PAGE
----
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I agree that their writing is stilted and seems to lack grown up vocabulary. It probably is due to a lack of exposure to various tpes of literature and literary styles. Perhaps they should spend some time playing on freerice.com, or doing crossword puzzles, or playing scrabble.

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The English language isn't really easy to learn and I can't imagine how these children are learning to write well, if they've no access to decent literature. When I moved here and had to learn how to speak the language, part of it came from actual classes, but a large part of it came from trying to read English books and once I started to get a good handle, I read every book or piece of literature I could get my hands on, from classics to the back of the cereal box.

If they're not reading and learning how to use the words they know, they're never going to understand how to express themselves. Reading the Bible is problematic, because it's not originally written in English, making the sentence structure and wording akward. Tech manuals.... do I even need to explain that? They need some Charles London, some Ayn Rand, some Charles Dickens and some other actual well written English literature.

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I just can't get over the fact that a "professional writer" doesn't know when to use "I" vs. "me", as evidenced by one of the recent posts. "Abigail and I". No, it's "Abigail and me". A way to tell when to use I vs me is to drop the other person. "Me and him went to the store" -- drop "and him" and it becomes "me went to the store."

That should actually be 'he and I' if you follow the same rule with regards to dropping the 'I'.

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English grammar can be difficult to learn. If you are learning from a substandard source - and many HS curricula are substandard - then you aren't going to learn the correct rules. Let's face it, even teachers can get the finer points of English grammar wrong so what hope is there for a home-schooler learning from TSOTDRT.

If your reading material is limited, and we know that the Maxwell kids will not have had access to a variety of fiction and non fiction, then you aren't going to pick up pointers from that. I would love to actually hear one of the Maxwell kids read out loud actually. I wouldn't be surprised if their reading flow was stilted even if they could read properly.

From the little I have read of the Moody series, Sarah writes like a much younger girl. Yes I know she writes for children, but to be she writes AS a child, not just for children. She comes across as 12 or 13 in her books.

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JesusFightClub, I think you're right about the strong ideology, too. When you have beliefs that you assume are shared by all of your readers, you don't have to take the time to explain yourself.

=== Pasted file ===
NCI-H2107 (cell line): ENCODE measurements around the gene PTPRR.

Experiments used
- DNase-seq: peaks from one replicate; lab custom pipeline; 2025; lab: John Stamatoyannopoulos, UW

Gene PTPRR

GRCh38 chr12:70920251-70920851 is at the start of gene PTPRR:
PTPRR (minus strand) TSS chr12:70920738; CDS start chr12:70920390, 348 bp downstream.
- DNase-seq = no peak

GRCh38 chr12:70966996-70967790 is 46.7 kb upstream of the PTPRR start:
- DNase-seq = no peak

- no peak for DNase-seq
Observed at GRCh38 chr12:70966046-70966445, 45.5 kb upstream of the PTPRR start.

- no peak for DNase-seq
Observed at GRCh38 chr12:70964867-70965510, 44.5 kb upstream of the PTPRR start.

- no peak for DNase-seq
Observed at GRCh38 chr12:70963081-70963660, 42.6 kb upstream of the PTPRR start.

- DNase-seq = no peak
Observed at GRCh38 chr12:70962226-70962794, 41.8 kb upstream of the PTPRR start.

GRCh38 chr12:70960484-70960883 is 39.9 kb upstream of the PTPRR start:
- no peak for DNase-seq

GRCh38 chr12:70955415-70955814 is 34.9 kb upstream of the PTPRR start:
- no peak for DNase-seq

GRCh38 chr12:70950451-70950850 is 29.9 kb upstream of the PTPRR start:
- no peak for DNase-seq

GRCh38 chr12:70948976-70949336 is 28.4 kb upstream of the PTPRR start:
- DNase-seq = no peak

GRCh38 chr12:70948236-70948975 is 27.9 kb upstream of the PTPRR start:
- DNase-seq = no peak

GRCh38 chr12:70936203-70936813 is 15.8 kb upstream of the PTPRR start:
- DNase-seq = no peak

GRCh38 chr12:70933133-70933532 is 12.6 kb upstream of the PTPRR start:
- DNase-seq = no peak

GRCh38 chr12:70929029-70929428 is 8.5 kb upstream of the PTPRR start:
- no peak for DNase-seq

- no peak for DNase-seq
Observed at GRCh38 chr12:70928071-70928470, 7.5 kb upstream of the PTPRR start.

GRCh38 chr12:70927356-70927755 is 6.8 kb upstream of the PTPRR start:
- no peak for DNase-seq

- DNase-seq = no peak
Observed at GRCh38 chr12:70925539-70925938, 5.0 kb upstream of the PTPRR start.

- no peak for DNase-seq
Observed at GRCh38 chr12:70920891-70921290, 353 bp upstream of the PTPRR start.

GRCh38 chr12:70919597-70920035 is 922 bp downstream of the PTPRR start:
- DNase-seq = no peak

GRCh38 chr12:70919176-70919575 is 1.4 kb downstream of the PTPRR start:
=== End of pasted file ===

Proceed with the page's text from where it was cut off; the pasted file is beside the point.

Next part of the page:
For example, it struck most of us as callous and inappropriate to mention abortion in a post dedicated to soldiers and their patriotism (the "infamous" Memorial Day post). In fundie world, though, it's quite common for people to equate aborted babies with murder victims, or soldiers who died in battle, or holocaust victims. So, to the Maxwells and to their audience, it's not weird to mention abortion and soldiers at the same time.

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Finally, related to my previous point, you need a sense of humour and/or a strong awareness of the world to write well. Lacking that produces the EFL effect you notice, where stuff is mostly in the right place but emotion doesn't seem to be there, or seems inappropriate.

This sums it up perfectly for me. I can detect very little emotion in their writing, especially Sarah, and Teri (who seem to me to have similar writing styles). Their personalities just don't come through. I wonder if Teri and Sarah are so focused on keeping a meek and quiet spirit that their personalities are inhibited. I mean, sheesh, if Sarah's feeling guilty about a little grumbling to herself...

I can handle some grammatical errors if the writing is vibrant and interesting. But, let's face it,the Maxwell's writing is only interesting in a car wreck sort of way. And Sarah is only a professional writer because she and her parents decided she was (and some silly fundies keep buying her books).

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When I met the Maxwells, I was very struck by the lack of personality. Honestly, Ma Maxwell is a decent speaker and there's a spark of intelligence below the dourness, although you have to look for it. Pa Maxwell is creepy as all get out, but there's a sense of a "whole person" there and he and John both have a bit of that "it" factor -- not like what you see with celebs, but a certain amount of spark, or whatever you want to call it. Mary, Anna and Sarah are particularly bland. They are almost without any personality. There's a lack of vitality, a lack of hmm... how to put it? Sharpness. There's no spark, no wit. Just sort of empty strained smiles.